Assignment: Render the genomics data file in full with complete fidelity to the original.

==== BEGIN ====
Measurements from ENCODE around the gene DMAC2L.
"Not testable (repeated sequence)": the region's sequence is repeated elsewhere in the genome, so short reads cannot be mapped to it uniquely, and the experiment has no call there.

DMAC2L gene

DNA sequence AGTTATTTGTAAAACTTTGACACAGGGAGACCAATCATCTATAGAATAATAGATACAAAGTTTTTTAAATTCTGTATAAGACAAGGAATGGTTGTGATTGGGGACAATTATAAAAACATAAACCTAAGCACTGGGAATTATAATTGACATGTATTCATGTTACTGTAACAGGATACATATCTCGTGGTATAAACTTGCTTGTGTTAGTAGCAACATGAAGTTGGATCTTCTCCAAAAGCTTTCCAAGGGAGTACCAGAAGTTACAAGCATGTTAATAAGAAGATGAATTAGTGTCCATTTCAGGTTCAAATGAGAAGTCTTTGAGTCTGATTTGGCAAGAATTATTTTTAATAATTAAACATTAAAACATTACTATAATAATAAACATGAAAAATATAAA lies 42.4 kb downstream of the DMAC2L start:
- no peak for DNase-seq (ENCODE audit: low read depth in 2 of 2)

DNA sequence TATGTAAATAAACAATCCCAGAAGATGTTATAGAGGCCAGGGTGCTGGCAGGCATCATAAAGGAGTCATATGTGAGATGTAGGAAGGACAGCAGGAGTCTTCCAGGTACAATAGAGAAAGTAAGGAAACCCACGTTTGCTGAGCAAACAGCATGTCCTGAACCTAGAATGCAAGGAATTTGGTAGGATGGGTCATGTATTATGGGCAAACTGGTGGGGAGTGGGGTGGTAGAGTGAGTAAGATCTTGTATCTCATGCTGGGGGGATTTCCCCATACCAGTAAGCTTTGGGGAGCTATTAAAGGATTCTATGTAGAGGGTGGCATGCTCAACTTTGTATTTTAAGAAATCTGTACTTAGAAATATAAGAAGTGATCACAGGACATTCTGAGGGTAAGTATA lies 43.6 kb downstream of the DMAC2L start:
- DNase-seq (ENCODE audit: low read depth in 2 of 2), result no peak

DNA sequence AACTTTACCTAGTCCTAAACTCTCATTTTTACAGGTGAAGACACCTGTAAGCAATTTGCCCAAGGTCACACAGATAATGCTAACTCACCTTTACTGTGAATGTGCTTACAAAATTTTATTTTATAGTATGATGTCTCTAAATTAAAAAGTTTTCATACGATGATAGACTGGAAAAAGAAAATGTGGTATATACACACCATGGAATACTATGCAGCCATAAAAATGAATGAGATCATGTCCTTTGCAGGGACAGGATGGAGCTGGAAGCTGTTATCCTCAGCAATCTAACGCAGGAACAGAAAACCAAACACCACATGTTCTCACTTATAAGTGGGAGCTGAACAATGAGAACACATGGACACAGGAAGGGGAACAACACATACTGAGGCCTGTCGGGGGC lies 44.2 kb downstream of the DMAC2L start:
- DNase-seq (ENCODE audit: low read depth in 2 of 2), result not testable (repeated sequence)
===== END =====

Measurements from ENCODE around the gene DMAC2L.
"Not testable (repeated sequence)": the region's sequence is repeated elsewhere in the genome, so short reads cannot be mapped to it uniquely, and the experiment has no call there.

DMAC2L gene

DNA sequence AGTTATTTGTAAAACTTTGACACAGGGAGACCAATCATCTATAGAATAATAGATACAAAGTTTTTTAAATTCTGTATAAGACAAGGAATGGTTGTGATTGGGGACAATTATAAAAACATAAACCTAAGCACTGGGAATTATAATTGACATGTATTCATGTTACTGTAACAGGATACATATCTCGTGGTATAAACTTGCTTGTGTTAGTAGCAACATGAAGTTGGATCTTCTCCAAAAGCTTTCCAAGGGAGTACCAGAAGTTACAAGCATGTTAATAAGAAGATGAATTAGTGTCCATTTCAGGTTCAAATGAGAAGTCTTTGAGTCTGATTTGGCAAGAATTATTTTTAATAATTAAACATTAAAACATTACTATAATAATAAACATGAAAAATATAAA lies 42.4 kb downstream of the DMAC2L start:
- no peak for DNase-seq (ENCODE audit: low read depth in 2 of 2)

DNA sequence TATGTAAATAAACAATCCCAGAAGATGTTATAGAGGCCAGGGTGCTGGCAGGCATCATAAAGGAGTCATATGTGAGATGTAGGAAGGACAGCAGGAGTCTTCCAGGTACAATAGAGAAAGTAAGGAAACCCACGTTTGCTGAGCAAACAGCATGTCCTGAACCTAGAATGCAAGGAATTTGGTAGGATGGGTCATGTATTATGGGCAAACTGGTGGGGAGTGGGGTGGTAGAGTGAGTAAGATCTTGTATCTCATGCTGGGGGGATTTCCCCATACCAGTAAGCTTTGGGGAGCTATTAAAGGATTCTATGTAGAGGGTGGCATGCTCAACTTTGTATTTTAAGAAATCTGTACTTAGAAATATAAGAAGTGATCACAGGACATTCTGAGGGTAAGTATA lies 43.6 kb downstream of the DMAC2L start:
- DNase-seq (ENCODE audit: low read depth in 2 of 2), result no peak

DNA sequence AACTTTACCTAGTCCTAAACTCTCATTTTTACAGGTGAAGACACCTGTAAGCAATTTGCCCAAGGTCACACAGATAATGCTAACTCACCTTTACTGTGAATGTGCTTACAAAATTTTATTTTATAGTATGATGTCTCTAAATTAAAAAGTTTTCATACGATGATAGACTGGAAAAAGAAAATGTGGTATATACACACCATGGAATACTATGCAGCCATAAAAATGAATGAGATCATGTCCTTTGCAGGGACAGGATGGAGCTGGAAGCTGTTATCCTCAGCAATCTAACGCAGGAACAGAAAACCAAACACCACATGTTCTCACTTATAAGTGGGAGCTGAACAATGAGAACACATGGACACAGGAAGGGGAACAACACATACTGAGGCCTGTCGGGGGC lies 44.2 kb downstream of the DMAC2L start:
- DNase-seq (ENCODE audit: low read depth in 2 of 2), result not testable (repeated sequence)